Shop prices fall in December during run-up to Christmas

Shop prices continued to fall in December as struggling retailers were forced to respond to weak consumer demand and intense competition in the all-important run-up to Christmas.

Discounting ahead of Christmas led to a 0.4% drop in prices compared with December last year, and a 0.5% decrease in November.

Food inflation was relatively modest at 1.4% as pressures from the global market trickled down to the consumer.

Source: British Retail Consortium
Source: British Retail Consortium

However, non-food retailers bore the brunt of weak sales as they competed for discretionary spending by pushing discounts in a last attempt to entice Christmas shoppers, sending prices down by 1.5% on last year.

British Retail Consortium chief executive Helen Dickinson said: “Shop Prices continued to fall in December as receding inflationary pressures, weak consumer demand and intense competition combined to keep price increases at bay.

“2019 has been a particularly challenging year, with historically weak sales growth.”

Ms Dickinson added: “While we expect future upward pressures on shop prices from movements in global food prices, these are likely to be relatively modest. The highest risk to prices remains the outcome of Brexit negotiations.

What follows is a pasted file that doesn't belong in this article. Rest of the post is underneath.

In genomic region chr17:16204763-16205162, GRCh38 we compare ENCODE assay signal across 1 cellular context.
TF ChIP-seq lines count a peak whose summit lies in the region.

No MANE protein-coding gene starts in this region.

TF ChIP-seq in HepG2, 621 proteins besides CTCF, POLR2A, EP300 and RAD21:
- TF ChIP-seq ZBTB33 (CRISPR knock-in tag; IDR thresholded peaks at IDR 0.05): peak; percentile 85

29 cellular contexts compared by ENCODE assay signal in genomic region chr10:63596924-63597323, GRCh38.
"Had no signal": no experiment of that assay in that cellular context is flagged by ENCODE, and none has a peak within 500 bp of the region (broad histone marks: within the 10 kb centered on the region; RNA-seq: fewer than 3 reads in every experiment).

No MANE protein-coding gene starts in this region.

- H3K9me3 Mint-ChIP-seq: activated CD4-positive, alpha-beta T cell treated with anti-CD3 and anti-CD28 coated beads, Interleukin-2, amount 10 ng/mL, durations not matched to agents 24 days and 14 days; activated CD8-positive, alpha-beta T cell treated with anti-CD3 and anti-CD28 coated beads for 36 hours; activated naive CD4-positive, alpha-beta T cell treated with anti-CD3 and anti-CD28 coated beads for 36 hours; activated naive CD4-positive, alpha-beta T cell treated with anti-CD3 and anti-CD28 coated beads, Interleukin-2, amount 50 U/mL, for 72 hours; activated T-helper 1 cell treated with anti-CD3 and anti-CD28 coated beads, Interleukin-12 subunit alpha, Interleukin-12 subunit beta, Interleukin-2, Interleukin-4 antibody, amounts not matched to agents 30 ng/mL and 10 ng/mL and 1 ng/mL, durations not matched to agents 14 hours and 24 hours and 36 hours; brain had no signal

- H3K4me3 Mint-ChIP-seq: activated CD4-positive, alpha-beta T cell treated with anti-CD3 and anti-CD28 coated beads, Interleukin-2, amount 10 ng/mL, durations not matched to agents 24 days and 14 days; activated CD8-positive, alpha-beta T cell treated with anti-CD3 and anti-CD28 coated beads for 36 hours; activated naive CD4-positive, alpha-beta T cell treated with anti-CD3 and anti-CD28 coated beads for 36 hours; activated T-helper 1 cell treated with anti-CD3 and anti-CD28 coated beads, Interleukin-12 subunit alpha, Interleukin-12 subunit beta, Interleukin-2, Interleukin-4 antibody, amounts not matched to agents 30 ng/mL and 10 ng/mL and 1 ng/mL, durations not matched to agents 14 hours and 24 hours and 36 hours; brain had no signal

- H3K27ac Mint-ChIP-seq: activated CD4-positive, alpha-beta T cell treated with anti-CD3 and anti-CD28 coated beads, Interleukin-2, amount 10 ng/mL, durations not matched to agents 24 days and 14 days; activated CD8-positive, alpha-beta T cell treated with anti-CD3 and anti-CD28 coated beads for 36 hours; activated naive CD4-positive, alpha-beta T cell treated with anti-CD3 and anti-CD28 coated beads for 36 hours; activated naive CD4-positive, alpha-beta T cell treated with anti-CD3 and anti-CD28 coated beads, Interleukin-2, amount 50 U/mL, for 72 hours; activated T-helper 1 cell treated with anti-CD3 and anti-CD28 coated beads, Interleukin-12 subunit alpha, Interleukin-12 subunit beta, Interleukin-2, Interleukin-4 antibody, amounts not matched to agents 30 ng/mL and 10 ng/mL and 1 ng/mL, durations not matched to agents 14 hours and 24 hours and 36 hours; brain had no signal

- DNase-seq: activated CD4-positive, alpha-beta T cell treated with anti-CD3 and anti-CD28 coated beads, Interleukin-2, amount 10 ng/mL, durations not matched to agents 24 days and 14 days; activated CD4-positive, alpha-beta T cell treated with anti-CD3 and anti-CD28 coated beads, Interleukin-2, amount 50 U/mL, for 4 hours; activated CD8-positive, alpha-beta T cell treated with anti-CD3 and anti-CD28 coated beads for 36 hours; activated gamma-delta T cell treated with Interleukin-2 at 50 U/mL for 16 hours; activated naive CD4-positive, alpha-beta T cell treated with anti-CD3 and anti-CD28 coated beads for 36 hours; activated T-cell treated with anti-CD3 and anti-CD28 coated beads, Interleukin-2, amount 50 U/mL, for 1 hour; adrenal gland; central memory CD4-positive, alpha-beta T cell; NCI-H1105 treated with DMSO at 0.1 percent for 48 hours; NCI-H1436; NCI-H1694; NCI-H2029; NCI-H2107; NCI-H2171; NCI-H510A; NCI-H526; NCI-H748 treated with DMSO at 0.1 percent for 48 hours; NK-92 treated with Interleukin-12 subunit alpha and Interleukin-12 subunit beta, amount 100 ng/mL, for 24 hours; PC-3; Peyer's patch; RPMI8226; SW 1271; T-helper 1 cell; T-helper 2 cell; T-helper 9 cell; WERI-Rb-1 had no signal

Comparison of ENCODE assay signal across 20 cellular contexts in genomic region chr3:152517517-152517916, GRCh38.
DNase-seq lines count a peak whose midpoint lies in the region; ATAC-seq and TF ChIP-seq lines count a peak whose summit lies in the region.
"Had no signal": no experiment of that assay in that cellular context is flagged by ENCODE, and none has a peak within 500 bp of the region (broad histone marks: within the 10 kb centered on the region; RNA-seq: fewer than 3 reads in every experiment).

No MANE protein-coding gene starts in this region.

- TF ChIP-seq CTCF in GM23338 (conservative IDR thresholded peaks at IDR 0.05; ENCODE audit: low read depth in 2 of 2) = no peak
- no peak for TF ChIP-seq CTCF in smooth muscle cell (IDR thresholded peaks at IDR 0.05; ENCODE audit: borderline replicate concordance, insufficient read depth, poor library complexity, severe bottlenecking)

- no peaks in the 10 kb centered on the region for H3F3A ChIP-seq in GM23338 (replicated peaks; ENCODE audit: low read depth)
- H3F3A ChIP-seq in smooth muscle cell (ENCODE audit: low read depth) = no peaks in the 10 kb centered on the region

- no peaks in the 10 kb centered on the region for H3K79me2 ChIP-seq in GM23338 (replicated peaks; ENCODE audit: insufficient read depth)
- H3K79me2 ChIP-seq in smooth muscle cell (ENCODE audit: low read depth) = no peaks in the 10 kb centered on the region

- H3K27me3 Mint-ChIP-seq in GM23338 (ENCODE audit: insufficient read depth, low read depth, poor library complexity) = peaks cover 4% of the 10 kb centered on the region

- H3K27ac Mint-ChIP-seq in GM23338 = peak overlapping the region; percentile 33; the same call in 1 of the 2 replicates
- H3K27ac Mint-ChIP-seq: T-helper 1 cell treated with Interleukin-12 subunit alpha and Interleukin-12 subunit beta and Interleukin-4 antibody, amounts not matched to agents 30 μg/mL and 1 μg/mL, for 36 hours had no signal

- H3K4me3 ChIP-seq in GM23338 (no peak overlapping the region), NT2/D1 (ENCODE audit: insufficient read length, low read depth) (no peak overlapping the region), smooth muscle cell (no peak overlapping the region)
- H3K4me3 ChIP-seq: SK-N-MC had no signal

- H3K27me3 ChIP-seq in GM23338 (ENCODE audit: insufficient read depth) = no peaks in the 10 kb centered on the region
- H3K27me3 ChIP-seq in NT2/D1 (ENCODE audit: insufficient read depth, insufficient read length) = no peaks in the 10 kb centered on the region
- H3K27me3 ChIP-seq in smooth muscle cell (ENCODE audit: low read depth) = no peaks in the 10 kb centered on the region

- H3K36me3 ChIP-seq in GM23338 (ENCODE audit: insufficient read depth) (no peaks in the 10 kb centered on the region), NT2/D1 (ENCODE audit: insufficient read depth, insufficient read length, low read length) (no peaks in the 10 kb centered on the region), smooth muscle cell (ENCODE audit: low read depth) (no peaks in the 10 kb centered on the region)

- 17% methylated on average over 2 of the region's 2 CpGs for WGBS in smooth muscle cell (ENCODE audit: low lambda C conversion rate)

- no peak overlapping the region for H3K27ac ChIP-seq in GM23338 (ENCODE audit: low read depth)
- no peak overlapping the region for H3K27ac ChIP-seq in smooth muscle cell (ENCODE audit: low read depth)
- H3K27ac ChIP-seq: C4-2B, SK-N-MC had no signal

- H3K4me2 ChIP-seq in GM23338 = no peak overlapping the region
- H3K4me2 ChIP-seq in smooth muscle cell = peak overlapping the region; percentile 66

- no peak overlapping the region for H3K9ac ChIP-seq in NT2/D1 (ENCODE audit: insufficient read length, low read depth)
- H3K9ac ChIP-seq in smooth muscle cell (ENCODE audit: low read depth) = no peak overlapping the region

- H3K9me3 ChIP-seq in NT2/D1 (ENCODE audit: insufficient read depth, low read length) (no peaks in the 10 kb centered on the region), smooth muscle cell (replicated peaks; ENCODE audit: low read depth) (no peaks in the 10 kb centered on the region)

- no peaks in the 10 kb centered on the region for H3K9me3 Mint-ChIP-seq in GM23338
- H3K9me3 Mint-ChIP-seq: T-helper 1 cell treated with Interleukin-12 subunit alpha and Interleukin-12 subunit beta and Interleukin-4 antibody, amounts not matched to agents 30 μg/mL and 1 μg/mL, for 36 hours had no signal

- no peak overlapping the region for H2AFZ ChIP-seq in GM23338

“With a new year comes a new Government and the opportunity to reduce cost pressures on the retail industry. It is key that the future relationship between the UK and EU secures tariff-free and low-friction trade in order to ensure a fair deal for consumers. Any future deal must maintain choice and availability by keeping costs down.”

Mike Watkins, head of retailer and business insight at Nielsen, said: “The competition for the discretionary spend of shoppers intensified in December and discounts were deeper and began earlier, as retailers had to work even harder to keep customers shopping due to weak consumer demand.

“The continued deflation in non-food may have helped sales on the high street, however many supermarkets faced with weak volume growths reduced prices in the run up to Christmas to give a short-term boost to sales.”

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